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Interesting Lotto Facts

  1. $193 million California Lotto jackpot was shared among three players in February 16, 2002, turning to be the largest in the history of the state lottery game.
  2. In North America, government-operated lotteries exist in 42 US states, the District of Columbia, Mexico, Puerto Rico, the U.S. Virgin Islands and all Canadian provinces. Worldwide, publicly-operated lotteries exist in at least 100 countries on every inhabited continent.
  3. During US lottery sales totaled $53.2 billion. Canadian sales reached $8.2 billion ($Can). New York led the U.S. (and North America) with fiscal 2005 sales of $6.2 billion, followed by Massachusetts with sales of $4.5 billion. The Canadian leaders were Quebec ($3.1 billion) and Ontario ($2.3 billion). Worldwide sales honors go to Japan's Dai-ichi Kangyo Bank Lottery, with sales of $7.9 billion ($US) in 2001. They were followed by the U.K. National Lottery, Loterias y Apuestas del Estado of Spain, Lottomatica of Italy, and France's La Francaise des Jeux.
  4. Since the New Hampshire lottery was founded in 1964, lotteries have raised more than $200 billion for government programs in North America. In fiscal year 04 Canadian lotteries transferred $3.1 billion ($CAN) to their beneficiaries, while U.S. lotteries turned over $14.5 billion ($US) to theirs.
  5. Lottery employees, their immediate family and employees of lottery suppliers are usually not allowed to play the lottery. In practice, there is no way that employees could alter the outcome of a game in their favor, but lottery officials generally believe that public confidence would be damaged should an employee win a large prize.
  6. Chances to hit Texas lottery are now at almost 1:26 million.
  7. The largest lotto jackpot in history was won on February 18, 2006 by a group of eight Nebraska coworkers. The group elected to receive a lump sum payment of $177.3 million (or $22.2 million each) in lieu of an annuity that would have paid out $365 million over a 30 year period. The winning Powerball ticket was purchased in Lincoln, Nebraska.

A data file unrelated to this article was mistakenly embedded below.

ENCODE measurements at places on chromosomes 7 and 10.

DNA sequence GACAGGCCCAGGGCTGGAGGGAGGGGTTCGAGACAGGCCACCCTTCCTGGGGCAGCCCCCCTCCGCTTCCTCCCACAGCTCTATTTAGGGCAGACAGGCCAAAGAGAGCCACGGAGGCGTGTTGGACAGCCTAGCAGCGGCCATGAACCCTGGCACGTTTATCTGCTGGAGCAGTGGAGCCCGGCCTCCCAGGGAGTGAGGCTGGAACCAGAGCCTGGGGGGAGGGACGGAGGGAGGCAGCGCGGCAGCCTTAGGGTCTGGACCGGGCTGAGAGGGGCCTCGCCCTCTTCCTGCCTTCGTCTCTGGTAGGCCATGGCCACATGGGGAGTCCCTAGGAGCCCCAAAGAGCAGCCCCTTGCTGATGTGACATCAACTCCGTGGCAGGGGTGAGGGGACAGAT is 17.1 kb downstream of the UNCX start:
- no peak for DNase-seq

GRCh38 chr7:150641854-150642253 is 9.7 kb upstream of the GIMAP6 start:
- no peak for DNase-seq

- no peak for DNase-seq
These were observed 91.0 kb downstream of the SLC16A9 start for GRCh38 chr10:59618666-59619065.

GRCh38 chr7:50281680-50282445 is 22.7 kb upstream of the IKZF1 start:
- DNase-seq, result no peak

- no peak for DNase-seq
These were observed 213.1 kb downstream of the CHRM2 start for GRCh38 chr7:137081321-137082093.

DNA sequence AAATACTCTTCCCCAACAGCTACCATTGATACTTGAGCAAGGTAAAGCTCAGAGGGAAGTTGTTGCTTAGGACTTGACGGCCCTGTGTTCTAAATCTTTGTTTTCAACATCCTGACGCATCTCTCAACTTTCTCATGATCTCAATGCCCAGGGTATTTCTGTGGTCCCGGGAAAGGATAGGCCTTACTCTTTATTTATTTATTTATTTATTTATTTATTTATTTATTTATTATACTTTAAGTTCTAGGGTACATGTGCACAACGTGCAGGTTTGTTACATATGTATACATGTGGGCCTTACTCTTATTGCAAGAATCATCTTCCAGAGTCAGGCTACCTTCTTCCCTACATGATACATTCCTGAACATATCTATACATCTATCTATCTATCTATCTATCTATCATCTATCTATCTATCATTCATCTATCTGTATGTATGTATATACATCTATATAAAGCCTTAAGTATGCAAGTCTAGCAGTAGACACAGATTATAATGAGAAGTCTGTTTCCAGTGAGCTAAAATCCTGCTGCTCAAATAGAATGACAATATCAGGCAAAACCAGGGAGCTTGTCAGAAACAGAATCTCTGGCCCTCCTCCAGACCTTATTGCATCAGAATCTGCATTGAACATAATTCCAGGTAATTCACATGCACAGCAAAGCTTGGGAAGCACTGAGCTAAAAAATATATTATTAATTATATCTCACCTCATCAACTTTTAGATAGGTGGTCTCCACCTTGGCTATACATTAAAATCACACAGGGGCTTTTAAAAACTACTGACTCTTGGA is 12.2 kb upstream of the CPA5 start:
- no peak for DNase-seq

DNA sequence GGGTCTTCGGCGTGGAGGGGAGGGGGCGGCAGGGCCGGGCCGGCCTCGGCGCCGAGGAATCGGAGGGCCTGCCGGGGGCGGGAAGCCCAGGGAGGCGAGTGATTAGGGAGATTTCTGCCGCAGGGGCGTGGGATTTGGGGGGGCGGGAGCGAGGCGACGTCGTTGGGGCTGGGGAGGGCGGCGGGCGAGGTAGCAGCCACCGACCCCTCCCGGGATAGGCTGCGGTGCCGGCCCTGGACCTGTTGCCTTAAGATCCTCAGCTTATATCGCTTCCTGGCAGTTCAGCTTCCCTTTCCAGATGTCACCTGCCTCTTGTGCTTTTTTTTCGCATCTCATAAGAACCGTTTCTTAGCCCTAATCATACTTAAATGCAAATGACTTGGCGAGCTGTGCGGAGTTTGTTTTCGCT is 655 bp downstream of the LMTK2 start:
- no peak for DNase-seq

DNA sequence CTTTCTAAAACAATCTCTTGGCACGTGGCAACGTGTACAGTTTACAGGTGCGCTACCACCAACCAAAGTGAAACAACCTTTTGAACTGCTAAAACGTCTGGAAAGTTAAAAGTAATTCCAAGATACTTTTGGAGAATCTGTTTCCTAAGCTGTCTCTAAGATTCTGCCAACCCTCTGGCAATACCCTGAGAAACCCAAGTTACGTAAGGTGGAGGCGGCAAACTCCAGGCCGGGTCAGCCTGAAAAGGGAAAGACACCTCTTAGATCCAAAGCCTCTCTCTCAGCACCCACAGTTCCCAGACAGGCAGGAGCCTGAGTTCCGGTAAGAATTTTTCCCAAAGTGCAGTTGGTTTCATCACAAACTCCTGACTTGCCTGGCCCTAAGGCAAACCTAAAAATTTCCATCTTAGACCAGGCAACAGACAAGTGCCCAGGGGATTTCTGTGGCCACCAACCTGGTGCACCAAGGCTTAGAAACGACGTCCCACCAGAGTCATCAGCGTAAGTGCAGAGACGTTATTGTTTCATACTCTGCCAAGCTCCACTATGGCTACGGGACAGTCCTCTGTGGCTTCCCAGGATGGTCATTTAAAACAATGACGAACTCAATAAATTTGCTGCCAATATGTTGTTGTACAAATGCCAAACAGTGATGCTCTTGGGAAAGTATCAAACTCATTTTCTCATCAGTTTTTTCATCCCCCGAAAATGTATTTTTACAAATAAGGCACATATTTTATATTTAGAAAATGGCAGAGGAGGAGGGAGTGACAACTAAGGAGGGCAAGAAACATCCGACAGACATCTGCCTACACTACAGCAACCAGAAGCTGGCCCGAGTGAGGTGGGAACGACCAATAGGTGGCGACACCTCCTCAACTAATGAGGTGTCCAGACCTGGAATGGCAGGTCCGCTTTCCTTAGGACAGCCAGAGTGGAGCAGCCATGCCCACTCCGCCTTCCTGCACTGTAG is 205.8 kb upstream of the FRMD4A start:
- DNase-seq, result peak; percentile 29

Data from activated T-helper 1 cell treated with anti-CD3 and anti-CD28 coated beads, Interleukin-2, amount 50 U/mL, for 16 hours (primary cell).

8. Lottery winners can usually not remain anonymous because state and provincial lawmakers want the public to know that the lottery is honestly run and so require that at a minimum the name of the winner and their city of residence be made public. This way the public can be reassured that the prize really was paid out to a real person.
  9. Contrary to popular belief, it is not true that the odds of winning the lottery are worse than being struck by lightning. You only need to consider the awarding of large jackpots to dispell this myth. In 1996 1,136 people won $1,000,000 or more playing North American lotteries. An additional 4,520 won $100,000 or more. By contrast, 91 people were killed by lightning. In addition, there's no second prize in a lightning strike. In a lottery, you win lesser amounts of money by coming close to the winning numbers. On many games odds of 1 in 5 or 1 in 4 are not uncommon. Lotteries award over $50 million in prizes in North America every day. Lightning isn't nearly that lenient.
  10. The largest Powerball jackpot was taken by eight co-workers from Nebraska meat processing plant who jointly bought a single ticket that has earned them $365,000,000 during the draw held on the 18th of February 2006.

Sources: NASPL, Lottery Universe (Licensed under a Creative Commons License) & Lotterywest

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